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Primary Production of Inner Mongolia, China
Reference
Brogaard, S., Runnstrom, M. and Seaquist, J.W.  2005.  Primary production of Inner Mongolia, China, between 1982 and 1999 estimated by a satellite data-driven light use efficiency model.  Global and Planetary Change 45: 313-332.

Background
According to the authors of this intriguing research report, the dry northern and northwestern regions of China, including the Inner Mongolia Autonomous Region (IMAR), have been thought by many to have experienced declining vegetative productivity over the past few decades due to "increasing livestock numbers, expansion of cultivated land on erosive soils and the gathering of fuel wood and herb digging," which practices are believed to have been driven by "rising living standards, which, in combination with a continued growing population, [are] assumed to have increased the pressure on [these] marginal lands."  In the case of increasing grazing pressure, for example, Brogaard et al. note that the total number of livestock in the IMAR increased from approximately 46 million head in 1980 to about 71 million in 1997.

What was done
To better assess the seriousness of this "ongoing land degradation process," as they describe it, the researchers adapted a "satellite-driven parametric model, originally developed for Sahelian conditions, to the central Asian steppe region of IMAR by including additional stress factors and growth efficiency computations."  The applied model, in their words, "uses satellite sensor-acquired reflectance in combination with climate data to generate monthly estimates of GPP [gross primary production]."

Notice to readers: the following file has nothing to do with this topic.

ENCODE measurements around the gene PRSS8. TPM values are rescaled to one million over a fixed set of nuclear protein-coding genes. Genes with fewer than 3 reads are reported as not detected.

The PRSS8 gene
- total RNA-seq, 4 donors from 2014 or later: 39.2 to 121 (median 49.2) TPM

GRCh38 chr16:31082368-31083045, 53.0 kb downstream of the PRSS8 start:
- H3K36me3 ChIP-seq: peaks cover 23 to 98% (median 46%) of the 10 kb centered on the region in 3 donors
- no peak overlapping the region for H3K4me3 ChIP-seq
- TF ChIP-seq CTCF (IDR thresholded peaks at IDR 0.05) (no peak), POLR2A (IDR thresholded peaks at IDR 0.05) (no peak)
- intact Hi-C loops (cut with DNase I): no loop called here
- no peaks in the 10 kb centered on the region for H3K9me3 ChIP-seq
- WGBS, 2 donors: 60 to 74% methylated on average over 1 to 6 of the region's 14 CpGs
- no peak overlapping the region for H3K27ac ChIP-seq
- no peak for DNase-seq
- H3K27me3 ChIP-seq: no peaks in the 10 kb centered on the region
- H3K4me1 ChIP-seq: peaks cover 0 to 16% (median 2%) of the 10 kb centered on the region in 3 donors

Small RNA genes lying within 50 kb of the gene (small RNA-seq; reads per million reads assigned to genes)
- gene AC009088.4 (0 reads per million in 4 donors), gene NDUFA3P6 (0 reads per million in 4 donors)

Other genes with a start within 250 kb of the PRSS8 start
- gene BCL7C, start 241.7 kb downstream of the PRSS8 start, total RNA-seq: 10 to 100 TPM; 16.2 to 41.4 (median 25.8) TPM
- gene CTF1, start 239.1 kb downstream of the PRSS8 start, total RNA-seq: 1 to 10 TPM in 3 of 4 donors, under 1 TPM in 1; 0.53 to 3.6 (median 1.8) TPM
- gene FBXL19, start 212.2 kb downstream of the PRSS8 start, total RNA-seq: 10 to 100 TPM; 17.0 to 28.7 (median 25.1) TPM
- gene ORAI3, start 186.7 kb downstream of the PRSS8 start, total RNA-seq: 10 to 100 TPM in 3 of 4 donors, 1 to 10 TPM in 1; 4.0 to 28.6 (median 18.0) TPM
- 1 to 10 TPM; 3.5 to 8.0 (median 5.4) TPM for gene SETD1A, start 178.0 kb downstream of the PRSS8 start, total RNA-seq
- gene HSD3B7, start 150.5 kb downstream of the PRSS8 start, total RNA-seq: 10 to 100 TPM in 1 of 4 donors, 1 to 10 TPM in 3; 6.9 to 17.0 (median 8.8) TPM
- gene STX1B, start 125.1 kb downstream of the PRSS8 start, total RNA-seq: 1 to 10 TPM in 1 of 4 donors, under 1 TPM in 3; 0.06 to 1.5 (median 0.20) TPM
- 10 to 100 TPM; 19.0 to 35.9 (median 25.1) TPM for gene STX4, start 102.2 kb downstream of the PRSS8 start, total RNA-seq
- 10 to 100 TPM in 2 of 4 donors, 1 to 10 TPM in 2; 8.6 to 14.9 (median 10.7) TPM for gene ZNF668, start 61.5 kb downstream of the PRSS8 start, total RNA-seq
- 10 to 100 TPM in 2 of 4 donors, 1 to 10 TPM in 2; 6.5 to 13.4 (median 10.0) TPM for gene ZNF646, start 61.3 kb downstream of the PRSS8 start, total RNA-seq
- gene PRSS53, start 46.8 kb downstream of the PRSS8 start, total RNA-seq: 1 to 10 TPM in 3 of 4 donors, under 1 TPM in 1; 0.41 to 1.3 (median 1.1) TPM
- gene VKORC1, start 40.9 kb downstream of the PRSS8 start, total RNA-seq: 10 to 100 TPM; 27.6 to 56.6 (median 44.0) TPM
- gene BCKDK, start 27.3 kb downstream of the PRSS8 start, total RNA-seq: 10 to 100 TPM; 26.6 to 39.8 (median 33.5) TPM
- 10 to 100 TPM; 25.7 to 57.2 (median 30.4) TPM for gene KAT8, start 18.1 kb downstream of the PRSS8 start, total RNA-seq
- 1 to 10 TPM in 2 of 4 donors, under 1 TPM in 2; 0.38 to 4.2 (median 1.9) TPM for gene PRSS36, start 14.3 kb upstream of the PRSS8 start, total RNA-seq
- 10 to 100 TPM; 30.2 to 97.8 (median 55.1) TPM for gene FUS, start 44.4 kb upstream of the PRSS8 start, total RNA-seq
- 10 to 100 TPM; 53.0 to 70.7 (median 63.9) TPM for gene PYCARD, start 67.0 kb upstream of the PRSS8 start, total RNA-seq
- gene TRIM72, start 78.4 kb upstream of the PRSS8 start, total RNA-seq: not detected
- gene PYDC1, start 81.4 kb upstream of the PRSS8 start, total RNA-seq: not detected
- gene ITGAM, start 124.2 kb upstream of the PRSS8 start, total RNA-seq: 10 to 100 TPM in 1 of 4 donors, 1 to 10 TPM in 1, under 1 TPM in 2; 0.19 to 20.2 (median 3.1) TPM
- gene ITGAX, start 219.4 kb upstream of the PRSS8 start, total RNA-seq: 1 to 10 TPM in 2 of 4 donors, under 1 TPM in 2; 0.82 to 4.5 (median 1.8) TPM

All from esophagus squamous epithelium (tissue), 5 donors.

What was learned
"Despite a rapid increase in grazing animals on the steppes of the IMAR for the 1982-1999 period," Brogaard et al. report that their model estimates "do not indicate declining biological production."

What it means
Clearly, some strong positive influence compensated for the increased human and animal pressures on the lands of the IMAR over the period of Brogaard et al.'s study.  In this regard, they mention the possibility of increasing productivity on the agricultural lands of the IMAR, but they note that crops are grown on "only a small proportion of the total land area."  Other potential contributing factors they mention are "an increase in precipitation, as well as afforestation projects."  Two things that are not mentioned are the aerial fertilization effect and the transpiration-reducing effect of the increase in the air's CO2 concentration that was experienced over the study period.  Applied together, the sum of these several positive influences (and possibly others) was demonstrably sufficient to keep plant productivity from declining in the face of greatly increasing animal and human pressures on the lands of the IMAR from 1982 to 1999, which outcome must have been somewhat of a surprise to Brogaard et al., as they originally thought they were studying an "ongoing land degradation process."

Reviewed 22 June 2005